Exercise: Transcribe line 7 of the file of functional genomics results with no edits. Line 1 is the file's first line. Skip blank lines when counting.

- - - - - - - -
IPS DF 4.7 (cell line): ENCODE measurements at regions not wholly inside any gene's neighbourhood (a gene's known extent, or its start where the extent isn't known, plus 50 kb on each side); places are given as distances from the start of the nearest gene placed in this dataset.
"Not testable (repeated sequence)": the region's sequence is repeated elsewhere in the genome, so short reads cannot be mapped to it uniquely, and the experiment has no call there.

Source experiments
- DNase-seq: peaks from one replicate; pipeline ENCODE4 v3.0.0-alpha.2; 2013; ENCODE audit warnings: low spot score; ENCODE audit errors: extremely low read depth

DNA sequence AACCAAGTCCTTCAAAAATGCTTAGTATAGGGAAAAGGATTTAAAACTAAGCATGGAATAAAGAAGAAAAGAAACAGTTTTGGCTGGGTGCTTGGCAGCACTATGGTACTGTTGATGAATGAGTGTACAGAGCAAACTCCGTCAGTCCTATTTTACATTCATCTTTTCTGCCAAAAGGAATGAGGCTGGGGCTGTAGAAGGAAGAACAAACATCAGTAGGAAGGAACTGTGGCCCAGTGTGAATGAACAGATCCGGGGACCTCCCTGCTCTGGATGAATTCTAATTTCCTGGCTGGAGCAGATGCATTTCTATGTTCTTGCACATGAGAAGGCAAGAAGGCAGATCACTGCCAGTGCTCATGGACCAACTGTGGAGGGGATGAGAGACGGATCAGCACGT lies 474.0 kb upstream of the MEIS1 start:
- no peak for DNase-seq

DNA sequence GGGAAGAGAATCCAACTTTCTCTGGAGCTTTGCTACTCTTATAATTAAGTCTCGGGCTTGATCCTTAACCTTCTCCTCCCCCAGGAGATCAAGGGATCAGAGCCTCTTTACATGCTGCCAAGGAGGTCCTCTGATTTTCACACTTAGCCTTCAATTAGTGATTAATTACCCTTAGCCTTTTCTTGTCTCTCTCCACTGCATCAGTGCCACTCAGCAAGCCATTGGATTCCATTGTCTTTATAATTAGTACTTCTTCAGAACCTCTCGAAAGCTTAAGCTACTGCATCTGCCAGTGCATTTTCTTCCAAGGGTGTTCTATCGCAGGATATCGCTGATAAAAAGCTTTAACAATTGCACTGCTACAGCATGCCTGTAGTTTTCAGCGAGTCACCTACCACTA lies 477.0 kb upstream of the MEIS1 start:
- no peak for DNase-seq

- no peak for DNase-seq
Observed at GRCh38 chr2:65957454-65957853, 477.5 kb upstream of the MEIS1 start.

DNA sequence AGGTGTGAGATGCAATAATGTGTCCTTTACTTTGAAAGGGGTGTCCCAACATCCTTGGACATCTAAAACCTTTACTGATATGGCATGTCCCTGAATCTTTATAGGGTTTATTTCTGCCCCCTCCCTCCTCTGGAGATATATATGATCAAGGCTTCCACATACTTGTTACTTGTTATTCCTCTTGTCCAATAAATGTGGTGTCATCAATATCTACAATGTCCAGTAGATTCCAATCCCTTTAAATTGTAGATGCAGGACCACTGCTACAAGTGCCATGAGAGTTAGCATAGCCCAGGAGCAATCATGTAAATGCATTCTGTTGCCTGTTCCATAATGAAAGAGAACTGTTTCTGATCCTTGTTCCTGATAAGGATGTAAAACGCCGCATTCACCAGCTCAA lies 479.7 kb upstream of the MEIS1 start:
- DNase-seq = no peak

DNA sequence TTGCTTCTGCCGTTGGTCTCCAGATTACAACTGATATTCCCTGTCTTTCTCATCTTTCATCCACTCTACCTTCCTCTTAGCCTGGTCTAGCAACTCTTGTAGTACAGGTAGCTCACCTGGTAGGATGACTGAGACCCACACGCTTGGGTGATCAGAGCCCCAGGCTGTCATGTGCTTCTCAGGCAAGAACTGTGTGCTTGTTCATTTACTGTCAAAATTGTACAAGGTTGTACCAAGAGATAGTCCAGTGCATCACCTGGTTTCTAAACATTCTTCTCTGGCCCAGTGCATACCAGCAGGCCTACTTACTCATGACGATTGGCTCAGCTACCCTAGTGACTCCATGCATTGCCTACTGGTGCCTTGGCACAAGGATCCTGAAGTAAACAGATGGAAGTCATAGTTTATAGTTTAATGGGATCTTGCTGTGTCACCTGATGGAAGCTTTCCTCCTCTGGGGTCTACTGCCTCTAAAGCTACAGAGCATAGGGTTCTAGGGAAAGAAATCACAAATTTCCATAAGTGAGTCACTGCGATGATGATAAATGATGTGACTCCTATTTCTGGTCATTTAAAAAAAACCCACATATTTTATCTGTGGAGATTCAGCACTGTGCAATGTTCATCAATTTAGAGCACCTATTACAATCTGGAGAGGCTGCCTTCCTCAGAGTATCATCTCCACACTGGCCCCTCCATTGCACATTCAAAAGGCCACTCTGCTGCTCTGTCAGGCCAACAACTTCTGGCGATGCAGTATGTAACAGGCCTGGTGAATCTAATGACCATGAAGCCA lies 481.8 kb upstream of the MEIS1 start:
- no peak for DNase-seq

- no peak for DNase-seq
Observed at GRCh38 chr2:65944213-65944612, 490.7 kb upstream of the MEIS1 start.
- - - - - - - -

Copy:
DNA sequence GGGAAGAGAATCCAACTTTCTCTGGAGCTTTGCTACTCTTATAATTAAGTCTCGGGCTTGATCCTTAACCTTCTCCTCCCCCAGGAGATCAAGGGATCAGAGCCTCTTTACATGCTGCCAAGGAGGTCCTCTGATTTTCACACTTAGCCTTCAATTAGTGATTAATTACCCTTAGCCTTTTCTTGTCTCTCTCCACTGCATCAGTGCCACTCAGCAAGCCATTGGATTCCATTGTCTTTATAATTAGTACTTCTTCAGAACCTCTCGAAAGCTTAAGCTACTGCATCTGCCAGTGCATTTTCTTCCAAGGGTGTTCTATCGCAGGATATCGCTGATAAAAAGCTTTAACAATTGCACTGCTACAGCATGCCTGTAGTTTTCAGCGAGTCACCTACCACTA lies 477.0 kb upstream of the MEIS1 start: